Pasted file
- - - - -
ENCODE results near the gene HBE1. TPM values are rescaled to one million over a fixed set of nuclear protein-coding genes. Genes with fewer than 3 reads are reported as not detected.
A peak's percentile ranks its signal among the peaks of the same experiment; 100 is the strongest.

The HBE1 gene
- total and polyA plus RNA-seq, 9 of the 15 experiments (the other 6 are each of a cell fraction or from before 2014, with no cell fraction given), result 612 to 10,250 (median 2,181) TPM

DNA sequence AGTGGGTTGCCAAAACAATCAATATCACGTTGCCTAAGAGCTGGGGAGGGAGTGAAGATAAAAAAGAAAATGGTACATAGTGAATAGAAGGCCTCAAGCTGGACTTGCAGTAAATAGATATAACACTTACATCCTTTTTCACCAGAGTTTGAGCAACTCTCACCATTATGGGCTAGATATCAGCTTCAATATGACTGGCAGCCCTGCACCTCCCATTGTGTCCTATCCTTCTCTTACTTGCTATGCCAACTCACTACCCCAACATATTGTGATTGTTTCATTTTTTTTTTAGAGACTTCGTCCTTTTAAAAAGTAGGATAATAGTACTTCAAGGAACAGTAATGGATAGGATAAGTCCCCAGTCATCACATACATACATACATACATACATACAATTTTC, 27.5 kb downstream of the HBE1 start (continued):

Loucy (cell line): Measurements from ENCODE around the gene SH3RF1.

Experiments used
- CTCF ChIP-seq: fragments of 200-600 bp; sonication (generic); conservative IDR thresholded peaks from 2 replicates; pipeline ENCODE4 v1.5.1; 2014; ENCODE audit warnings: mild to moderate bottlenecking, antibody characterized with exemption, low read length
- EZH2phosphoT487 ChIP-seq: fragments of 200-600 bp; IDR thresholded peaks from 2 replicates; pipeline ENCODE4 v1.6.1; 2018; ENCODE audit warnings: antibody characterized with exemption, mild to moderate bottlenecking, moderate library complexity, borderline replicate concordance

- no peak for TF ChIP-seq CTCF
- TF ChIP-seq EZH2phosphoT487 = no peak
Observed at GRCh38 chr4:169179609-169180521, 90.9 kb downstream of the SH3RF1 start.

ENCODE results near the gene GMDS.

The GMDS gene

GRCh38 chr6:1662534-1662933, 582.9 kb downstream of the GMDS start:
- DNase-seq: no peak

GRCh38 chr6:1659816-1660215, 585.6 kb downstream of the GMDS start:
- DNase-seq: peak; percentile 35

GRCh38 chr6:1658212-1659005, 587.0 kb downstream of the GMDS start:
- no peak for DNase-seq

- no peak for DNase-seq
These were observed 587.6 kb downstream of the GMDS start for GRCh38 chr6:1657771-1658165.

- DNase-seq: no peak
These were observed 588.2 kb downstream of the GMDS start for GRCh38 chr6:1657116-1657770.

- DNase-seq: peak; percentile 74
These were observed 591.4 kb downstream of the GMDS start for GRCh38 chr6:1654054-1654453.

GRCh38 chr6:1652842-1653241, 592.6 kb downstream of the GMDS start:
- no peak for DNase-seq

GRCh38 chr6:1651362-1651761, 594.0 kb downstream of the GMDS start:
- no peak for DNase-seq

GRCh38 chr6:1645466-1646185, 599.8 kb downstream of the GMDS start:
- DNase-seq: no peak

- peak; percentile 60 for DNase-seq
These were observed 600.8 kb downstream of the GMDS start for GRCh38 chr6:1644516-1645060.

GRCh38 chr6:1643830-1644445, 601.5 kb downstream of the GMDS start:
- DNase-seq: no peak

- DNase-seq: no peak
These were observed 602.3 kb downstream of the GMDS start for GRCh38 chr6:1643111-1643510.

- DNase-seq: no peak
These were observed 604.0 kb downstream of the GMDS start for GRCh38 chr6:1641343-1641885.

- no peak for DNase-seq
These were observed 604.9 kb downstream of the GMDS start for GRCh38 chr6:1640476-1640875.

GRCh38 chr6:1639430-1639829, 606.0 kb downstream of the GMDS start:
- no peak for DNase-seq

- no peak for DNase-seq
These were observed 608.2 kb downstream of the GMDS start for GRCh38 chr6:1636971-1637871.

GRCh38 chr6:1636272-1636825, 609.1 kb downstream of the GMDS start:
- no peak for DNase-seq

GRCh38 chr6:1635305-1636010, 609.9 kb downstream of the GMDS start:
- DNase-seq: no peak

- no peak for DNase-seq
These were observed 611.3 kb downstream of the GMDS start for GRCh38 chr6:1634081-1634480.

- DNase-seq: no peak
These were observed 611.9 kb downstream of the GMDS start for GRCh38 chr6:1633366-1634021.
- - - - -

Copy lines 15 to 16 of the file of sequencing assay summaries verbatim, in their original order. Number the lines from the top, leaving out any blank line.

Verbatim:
GRCh38 chr6:1662534-1662933, 582.9 kb downstream of the GMDS start:
- DNase-seq: no peak